Why the Byzantine Empire?

The Eastern Roman Empire was also referred to as the Byzantine Empire because of Constantine the Great. He was the first Christian emperor, who rebuilt the city of Byzantium as an imperial capital. Byzantium soon became known as Constantinople.

It took hundreds of years before the term Byzantine was the accepted name for this surviving Eastern Roman Empire. Historian believed that the Byzantine civilization was a blend of Roman political institutions, Greek culture, and Orthodox Christian religion.

Tiberius II fondly remembered

Before Tiberius became emperor there was terrible plague that started throughout the Byzantine Empire. It began in 541 and was the first recorded world pandemic. The devastating plague tore through the Byzantine Empire, which was ruled by Emperor Justinian. It also lasted through most of Justin II’s rule. The plague was referred to as Justinianic Plague.

Luckily for Tiberius, the plague abated when he began his rule, which gave him more freedom of movement than Justin II. Tiberius decided that unlike his predecessor who saved and saved during the pandemic, he would spend the saved money. Consequently, he gave generous donations to the poor in order to win over the populace. Tiberius also removed taxes on wine and bread instituted by Justinian I.

Above all, Tiberius proved himself to be a capable administrator and avoided unnecessary wars. He strengthened the administration of the Roman Empire and continued the policies of Augustus. All in all, the Byzantine Empire enjoyed a period of peace and prosperity during Tiberius’s reign.

Tiberius Constantin Gold Solidus

Tiberius II was a good emperor and collectors enjoy owning a piece of history minted during his reign. Below is a video of a gorgeous Tiberius II gold solidus. Above all, it is a certified coin and not a counterfeit one. In short, it is certified by NGC Ancients in Choice Mint State Condition with a perfect 5/5 strike and surface grade. NGC Ancients is the only trustworthy organization to certify rare ancient coins.

It is a beautiful coin that is centered on both sides with the likeness of emperor Tiberius Constantine on the obverse. Holding a piece of history in your hands that could have even been touched by Tiberius himself is an amazing opportunity.

As always, call to talk to an Ancient Coin Advisor at Austin Rare Coins & Bullion. They are there to help you with any questions about this coin or other ancient coins. Call 1-800-928-6468

Last Province of Canada

Many people today are not aware that Newfoundland was independent and its own Dominion. Today, Newfoundland is the last province of Canada. This means it was the 10th and last province added. However, it was formerly known as the Newfoundland Colony. It wasn’t until after World War II that it became a province of Canada. In fact, on March 31, 1949, it was easternmost, the tenth, and last province to be added to Canada.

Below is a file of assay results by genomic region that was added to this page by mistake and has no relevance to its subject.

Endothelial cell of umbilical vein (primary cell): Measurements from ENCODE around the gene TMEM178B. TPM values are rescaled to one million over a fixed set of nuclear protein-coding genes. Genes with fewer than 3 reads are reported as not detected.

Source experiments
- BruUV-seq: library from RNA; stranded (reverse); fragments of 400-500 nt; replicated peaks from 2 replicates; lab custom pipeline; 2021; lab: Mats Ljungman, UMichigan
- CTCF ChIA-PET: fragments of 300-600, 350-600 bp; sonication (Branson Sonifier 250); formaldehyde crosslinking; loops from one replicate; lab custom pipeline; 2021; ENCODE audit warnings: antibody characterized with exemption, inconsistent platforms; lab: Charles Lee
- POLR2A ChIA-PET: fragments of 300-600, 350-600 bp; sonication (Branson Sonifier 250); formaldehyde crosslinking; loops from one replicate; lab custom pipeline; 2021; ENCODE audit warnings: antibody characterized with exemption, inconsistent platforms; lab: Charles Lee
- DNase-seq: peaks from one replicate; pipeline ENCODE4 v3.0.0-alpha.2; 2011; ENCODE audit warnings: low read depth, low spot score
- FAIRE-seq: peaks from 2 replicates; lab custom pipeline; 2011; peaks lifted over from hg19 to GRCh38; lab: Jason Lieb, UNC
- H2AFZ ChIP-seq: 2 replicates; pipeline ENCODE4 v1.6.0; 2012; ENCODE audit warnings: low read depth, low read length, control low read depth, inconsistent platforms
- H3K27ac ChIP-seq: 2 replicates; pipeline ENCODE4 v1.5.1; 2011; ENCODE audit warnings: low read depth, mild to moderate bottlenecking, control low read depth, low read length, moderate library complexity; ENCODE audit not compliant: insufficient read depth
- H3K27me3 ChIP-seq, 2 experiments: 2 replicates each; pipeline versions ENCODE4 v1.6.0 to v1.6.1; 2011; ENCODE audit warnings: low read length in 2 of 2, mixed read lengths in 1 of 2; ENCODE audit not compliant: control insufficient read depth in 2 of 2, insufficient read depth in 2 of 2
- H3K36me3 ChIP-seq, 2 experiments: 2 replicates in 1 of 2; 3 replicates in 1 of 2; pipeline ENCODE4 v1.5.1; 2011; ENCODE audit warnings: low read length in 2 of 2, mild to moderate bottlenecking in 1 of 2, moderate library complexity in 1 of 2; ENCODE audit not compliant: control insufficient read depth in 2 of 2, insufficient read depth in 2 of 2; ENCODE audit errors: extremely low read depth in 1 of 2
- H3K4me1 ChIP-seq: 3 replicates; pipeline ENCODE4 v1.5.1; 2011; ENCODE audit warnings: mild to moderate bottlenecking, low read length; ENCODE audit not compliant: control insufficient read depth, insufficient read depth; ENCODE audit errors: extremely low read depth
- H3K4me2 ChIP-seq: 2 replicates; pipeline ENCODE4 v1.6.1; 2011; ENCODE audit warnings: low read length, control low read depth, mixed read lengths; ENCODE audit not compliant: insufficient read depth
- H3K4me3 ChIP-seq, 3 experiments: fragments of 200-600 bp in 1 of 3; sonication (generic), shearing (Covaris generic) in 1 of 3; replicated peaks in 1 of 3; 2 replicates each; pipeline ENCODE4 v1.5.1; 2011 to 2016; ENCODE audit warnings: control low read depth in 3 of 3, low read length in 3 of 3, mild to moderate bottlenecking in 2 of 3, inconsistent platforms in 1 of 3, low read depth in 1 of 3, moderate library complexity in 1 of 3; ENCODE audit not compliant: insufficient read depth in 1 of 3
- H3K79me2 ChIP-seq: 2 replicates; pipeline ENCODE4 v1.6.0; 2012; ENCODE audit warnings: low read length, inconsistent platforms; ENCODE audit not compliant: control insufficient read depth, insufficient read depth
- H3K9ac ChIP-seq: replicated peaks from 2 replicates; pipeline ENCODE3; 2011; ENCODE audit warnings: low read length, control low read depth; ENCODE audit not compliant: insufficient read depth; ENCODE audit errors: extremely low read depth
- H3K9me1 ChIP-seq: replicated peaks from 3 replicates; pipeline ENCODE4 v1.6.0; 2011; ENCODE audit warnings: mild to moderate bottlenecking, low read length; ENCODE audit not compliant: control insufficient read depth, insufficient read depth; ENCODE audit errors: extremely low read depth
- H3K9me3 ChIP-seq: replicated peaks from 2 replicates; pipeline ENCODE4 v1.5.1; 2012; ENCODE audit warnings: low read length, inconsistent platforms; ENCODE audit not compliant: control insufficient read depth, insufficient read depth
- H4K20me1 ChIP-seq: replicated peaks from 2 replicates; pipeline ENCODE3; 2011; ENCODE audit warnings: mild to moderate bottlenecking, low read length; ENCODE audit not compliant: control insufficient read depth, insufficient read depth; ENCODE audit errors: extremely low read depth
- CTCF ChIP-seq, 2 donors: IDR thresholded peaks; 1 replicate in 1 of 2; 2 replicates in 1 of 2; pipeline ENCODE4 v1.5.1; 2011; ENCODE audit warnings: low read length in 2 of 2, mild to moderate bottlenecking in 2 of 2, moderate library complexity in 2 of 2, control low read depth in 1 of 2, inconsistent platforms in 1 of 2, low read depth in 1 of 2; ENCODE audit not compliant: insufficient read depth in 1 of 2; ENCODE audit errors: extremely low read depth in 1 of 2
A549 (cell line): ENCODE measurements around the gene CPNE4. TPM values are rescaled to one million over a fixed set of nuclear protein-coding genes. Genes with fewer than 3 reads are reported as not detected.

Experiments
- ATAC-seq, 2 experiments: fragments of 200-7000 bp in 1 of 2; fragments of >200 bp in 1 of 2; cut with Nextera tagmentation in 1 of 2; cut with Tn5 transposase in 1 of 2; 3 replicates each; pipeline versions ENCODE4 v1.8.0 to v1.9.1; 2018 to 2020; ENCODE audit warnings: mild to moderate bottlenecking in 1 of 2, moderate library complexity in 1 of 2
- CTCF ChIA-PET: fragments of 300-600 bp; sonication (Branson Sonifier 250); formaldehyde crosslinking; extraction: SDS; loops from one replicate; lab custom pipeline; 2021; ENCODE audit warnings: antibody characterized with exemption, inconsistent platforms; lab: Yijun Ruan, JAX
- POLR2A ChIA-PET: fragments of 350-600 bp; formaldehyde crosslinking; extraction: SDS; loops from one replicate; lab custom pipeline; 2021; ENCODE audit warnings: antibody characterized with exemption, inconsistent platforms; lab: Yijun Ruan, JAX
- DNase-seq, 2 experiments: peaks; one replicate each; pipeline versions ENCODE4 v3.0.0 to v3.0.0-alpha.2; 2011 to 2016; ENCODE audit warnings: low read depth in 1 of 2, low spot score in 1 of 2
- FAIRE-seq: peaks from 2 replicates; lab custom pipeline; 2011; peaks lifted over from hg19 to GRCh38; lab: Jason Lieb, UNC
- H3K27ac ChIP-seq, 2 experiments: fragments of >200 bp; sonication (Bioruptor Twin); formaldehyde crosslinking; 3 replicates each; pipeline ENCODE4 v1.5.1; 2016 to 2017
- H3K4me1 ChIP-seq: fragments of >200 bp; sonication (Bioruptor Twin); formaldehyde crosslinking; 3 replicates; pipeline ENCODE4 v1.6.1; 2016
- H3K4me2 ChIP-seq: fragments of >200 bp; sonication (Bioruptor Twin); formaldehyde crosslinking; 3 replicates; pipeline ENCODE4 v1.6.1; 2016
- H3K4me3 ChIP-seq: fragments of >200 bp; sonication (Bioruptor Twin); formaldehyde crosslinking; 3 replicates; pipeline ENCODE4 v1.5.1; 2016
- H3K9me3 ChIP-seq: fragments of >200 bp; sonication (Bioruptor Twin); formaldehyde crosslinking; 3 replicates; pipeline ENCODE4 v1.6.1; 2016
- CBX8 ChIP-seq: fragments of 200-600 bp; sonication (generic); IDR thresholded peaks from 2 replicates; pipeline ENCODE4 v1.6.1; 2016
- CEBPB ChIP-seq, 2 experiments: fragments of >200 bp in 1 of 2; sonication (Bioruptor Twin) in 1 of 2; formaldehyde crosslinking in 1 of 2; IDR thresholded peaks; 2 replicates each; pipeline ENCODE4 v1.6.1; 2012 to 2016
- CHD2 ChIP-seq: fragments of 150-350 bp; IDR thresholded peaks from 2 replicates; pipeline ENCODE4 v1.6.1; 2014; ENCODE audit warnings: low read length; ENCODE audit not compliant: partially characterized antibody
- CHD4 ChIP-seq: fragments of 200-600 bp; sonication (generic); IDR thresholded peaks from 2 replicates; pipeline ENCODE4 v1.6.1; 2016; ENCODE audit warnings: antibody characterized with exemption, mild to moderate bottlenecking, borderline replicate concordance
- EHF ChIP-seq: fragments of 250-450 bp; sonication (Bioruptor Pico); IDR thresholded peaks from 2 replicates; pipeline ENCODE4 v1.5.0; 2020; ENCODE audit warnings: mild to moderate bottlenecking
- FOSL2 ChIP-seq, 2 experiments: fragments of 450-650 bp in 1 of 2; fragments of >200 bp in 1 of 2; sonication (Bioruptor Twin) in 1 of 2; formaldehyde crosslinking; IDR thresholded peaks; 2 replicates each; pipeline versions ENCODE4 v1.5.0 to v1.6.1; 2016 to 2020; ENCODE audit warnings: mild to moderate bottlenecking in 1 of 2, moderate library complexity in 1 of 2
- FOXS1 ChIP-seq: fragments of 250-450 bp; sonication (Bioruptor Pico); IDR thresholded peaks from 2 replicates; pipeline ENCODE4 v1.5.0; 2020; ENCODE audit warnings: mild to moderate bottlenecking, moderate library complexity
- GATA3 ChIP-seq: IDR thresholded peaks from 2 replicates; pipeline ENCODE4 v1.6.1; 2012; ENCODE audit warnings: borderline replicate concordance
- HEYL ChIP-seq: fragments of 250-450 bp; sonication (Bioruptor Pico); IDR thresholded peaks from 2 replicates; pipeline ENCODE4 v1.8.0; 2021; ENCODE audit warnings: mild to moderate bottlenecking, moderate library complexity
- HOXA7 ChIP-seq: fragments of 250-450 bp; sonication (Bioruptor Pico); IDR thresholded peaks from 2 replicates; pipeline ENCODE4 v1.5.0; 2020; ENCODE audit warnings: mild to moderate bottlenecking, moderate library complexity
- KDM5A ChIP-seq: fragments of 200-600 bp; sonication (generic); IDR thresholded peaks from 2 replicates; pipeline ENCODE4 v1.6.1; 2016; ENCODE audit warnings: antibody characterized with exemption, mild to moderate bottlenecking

Before it became a Canadian province, Newfoundland was called the “Dominion of Newfoundland.” Back in 1907 Newfoundland along with its neighbor Labrador enjoyed the constitutional status like other dominions of the time. This was confirmed by the Balfour Declaration of 1926 along with the Statute of Westminster of 1931.

Newfoundland’s independence only survived for 79 years. This was because of severe economic hardship during the Great Depression. Apparently, Newfoundland accumulated a significant amount of debt due to the building of a railway across the island. Consequently, in 1934, Newfoundland had to surrender its independence to the British Empire. They decided to give up self-government and suspend their own constitution. This allowed the United Kingdom to take over guardianship.

World War II

The persistent worldwide Great Depression lasted until World War II broke out in 1939. Newfoundland became a strategic World War II location. Above all, it was important for the Battle of the Atlantic. Once the United States entered the war, they found the strategic need to deploy military bases on Newfoundland. In fact, the U.S. rapidly injected a lot of American money and influence to quickly build American military, naval, and air bases. 

The new found support from the U.S. led to close ties, which led to a new Economic Union Party. This close union was a short-lived because Canada and the British Allies denounced the union. Nevertheless, Newfoundland seemed too small to be independent and needed financial help. It only had a population of 313,000 not counting the 5,200 on Labrador.

London realized that something needed to be done. A union and annexation with the United States seemed like a distinct possibility. So in 1945, Britain decided to allow Newfoundlanders to make their own decision by giving them the choice to vote on their future by referendum. Canada assisted and cooperated with Britain to help prevent America from getting any closer.